Joe Moynihan dismissed claims made in the EU Parliament last week that Jersey should be placed on a list of non-cooperative tax jurisdictions and reiterated that the finance industry was well regulated.
The EU Parliament passed a motion calling for stricter enforcement of its ‘blacklist’ of non-cooperative tax jurisdictions, including by immediately adding jurisdictions with 0% corporation tax, which could include Jersey, to it.
Jersey was singled out during the debate and labelled a ‘tax haven’ by Dutch MEP Paul Tang, the author of the resolution.
A final decision on which countries are added to the blacklist will be made by the EU Council, which is made up of representatives from the 27 member states.
Mr Moynihan said that there were ‘no grounds’ to blacklist the Island and that it was not a ‘tax haven’.
‘Jersey is a leader when it comes to tax compliance, co-operation and transparency, something that has been verified time and again by bodies including the OECD, the FATF and indeed the EU, so there would be no grounds for any blacklisting by the EU Parliament,’ he said.
‘Jersey is not a tax haven. Jersey is one of the best-regulated international finance centres – we have been acknowledged by independent assessments from some of the world’s leading bodies, including the World Bank and IMF, as well as scoring top marks from the OECD on tax transparency.’
He added: ‘The industry will continue to work with government and the regulator in helping to ensure that both our robust regulatory regime and our commitment to tax transparency and co-operation with tax authorities, such as those in the EU, are recognised by all key European bodies. The Channel Islands have a representative office in Brussels.’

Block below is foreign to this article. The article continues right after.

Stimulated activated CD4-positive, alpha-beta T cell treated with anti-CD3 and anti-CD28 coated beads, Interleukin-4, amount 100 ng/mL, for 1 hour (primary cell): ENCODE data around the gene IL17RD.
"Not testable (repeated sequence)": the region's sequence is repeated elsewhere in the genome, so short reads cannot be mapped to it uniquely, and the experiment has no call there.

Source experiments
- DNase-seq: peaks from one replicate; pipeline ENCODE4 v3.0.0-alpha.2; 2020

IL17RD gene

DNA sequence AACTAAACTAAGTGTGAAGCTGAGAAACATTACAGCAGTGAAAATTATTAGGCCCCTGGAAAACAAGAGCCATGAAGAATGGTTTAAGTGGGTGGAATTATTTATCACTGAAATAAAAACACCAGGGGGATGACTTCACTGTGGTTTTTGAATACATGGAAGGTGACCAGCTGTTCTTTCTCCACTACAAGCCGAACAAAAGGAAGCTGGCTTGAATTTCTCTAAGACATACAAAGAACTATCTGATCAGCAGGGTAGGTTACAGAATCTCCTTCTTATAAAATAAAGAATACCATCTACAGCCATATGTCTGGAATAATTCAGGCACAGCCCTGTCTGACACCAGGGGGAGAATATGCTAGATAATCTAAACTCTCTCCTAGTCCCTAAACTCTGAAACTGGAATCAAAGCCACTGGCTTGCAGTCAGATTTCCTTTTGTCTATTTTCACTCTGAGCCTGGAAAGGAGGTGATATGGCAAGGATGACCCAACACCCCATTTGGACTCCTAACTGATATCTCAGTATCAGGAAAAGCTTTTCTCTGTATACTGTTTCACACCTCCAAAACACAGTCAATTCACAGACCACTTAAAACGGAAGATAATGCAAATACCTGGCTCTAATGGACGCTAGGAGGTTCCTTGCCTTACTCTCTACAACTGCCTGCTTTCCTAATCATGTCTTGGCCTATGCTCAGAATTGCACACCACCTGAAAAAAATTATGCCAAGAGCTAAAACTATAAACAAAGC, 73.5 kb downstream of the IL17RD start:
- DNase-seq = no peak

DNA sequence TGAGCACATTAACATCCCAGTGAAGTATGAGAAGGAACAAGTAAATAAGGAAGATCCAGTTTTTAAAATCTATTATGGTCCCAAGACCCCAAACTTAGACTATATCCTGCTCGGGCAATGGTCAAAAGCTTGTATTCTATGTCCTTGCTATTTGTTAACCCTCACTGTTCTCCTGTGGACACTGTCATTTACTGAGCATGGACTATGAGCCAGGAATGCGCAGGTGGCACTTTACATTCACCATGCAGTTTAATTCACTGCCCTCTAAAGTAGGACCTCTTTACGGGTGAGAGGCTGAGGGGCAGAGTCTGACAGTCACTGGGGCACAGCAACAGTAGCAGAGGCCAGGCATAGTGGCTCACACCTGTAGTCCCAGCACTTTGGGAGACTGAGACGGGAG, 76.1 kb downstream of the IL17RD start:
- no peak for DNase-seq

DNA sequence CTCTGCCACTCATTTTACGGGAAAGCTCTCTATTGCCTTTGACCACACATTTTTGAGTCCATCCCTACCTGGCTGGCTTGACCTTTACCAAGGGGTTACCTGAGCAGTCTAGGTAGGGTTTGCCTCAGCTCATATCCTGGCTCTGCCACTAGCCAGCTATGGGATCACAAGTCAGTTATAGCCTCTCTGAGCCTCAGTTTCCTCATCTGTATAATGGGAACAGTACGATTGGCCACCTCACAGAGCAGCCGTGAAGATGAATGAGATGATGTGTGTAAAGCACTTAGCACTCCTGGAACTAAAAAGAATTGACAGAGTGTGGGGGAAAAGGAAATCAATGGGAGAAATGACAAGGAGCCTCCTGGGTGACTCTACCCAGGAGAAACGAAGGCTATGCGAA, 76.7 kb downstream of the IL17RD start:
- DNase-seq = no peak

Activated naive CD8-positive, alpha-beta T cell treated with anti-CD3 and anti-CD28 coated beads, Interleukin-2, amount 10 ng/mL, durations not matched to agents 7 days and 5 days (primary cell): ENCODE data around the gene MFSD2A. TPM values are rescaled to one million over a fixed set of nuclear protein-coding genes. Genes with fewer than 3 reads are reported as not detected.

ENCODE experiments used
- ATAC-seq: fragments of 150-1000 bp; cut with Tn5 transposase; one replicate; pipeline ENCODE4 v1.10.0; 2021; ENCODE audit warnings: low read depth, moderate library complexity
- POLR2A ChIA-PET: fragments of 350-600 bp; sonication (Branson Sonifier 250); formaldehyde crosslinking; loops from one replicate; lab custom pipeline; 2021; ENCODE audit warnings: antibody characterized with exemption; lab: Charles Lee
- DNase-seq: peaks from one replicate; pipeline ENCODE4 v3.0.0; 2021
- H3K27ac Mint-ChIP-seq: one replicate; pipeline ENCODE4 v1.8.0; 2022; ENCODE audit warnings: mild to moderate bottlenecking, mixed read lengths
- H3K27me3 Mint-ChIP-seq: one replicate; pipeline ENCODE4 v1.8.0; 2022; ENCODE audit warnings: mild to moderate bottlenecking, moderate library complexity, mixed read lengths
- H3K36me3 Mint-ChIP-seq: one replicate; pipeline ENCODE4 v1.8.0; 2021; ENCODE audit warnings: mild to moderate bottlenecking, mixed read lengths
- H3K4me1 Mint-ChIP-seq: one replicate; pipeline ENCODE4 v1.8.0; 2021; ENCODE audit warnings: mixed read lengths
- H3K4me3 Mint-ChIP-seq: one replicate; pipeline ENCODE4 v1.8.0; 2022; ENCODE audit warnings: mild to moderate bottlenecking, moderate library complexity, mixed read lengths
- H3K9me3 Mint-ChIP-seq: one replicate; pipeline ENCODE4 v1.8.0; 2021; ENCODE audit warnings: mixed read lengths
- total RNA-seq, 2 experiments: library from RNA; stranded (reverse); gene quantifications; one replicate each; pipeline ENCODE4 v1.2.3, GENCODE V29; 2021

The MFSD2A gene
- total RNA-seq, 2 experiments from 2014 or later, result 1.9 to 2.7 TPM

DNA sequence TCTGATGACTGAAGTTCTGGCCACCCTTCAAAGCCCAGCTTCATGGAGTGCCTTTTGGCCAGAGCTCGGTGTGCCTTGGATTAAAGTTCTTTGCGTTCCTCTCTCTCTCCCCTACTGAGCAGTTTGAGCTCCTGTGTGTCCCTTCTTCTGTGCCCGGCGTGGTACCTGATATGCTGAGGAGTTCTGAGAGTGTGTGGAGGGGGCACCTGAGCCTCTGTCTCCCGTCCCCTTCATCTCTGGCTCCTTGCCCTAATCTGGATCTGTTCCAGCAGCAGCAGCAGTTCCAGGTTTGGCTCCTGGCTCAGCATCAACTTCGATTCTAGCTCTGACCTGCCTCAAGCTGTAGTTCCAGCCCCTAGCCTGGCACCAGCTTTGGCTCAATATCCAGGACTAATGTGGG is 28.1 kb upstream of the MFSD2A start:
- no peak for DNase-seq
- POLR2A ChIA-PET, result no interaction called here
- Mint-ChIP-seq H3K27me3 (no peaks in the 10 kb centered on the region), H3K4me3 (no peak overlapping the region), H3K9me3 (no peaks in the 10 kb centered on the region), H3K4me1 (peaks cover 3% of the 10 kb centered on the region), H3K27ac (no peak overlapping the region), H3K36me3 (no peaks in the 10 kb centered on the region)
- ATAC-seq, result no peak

But tax campaigner Richard Murphy of Tax Research UK, a long-time critic of the Island’s tax regime, said that he felt that Brexit had increased Jersey’s chances of being blacklisted.
‘The UK’s presence at the table meant that blacklisting, the EU code of conduct and other things which could have been used as weapons against Jersey were mitigated,’ he said.
‘Now, with the EU quite worried that the UK is threatening to effectively become a tax haven itself, then I suspect there is little goodwill for Jersey, the Crown Dependencies and Overseas Territories.’
Mr Murphy said that the EU would also be more likely to blacklist British territories, as they were no longer within the bloc.
‘The EU Parliament doesn’t always get its way. It tends to be more belligerent and gung-ho than the commission is and it signals its wishes is by passing motions,’ he said.
‘However, the parliament is a barometer of EU mood music. And at the moment tax revenues are in short supply and there’s a lack or sympathy for companies that see the opportunity to take advantage of low-tax jurisdictions.
‘They may have difficulty agreeing on whether Malta is a tax haven because Malta is a member state. But Jersey and the UK being outside means that it is much likelier Jersey will be listed.’
He added that he believed that the development could mean the Island’s ‘zero-ten’ corporate tax regime ends up ‘back on the table’ in negotiations with the EU in relation to the level playing field issue, which involves ensuring business have common rules and do not have unfair advantages.
Potential blacklisting sanctions
Removal of tax deductions on costs and payments directed to offshore companies
Offshore income in blacklisted jurisdictions counted as ‘onshore’ for tax purposes
High cross-border taxes applied and tax breaks on dividends/royalties removed